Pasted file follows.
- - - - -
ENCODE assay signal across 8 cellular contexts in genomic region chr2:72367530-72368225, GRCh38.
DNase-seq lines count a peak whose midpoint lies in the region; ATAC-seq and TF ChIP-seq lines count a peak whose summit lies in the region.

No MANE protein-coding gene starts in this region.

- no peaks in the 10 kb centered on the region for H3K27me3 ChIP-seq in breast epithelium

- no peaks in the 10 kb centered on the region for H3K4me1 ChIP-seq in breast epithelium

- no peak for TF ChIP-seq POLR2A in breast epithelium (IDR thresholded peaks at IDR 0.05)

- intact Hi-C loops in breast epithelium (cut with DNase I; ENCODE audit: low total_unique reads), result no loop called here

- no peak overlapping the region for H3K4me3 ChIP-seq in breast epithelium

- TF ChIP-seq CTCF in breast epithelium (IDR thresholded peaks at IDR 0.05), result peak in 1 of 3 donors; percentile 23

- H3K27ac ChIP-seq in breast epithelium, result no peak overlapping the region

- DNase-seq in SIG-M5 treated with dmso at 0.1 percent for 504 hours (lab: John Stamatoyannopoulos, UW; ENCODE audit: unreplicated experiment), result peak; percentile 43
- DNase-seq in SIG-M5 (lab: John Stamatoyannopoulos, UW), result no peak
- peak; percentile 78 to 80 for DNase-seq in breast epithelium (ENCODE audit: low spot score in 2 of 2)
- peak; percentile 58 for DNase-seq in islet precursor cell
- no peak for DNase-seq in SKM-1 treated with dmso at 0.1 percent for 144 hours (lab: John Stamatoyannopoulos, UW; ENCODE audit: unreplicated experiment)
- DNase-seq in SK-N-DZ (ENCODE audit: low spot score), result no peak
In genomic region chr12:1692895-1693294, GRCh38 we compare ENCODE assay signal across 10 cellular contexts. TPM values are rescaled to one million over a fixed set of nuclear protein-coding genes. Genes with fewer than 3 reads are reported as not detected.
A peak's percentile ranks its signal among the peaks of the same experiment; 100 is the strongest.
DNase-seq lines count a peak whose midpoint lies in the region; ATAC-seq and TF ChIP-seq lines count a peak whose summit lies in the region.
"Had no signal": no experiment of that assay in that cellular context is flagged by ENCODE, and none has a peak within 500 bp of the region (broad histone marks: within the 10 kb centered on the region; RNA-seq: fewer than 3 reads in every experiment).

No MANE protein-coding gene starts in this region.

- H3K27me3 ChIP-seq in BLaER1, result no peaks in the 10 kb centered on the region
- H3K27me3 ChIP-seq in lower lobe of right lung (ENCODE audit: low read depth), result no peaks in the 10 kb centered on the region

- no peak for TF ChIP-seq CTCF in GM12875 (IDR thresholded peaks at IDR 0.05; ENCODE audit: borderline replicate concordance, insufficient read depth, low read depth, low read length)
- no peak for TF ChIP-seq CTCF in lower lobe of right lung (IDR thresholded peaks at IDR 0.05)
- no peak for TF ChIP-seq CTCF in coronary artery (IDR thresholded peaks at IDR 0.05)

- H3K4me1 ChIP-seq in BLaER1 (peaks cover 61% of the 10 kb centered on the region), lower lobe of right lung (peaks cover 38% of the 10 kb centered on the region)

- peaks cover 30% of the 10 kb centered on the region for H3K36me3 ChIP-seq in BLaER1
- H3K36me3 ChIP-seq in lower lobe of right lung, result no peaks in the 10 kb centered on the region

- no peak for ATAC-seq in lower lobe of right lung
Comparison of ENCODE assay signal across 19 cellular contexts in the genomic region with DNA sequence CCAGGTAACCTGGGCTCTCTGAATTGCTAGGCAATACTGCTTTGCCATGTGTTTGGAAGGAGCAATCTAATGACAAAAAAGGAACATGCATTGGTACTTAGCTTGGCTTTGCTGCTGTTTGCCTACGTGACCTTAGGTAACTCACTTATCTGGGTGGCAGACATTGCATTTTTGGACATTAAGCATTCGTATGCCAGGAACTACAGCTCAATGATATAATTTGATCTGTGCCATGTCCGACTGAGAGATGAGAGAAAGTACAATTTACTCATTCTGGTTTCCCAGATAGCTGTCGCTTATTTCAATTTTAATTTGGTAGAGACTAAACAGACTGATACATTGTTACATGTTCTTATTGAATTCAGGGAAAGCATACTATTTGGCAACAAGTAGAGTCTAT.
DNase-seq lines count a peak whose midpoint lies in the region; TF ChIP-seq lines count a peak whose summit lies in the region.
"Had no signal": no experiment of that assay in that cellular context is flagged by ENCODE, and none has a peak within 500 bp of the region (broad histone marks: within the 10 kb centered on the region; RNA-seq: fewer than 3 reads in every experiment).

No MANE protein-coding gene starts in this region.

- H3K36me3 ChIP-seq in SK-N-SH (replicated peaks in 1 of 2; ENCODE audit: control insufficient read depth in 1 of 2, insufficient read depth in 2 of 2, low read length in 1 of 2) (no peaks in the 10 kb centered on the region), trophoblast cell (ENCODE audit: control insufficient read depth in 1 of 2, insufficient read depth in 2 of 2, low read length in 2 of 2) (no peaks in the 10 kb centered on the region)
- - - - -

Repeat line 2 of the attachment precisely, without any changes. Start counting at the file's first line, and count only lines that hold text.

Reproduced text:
DNase-seq lines count a peak whose midpoint lies in the region; ATAC-seq and TF ChIP-seq lines count a peak whose summit lies in the region.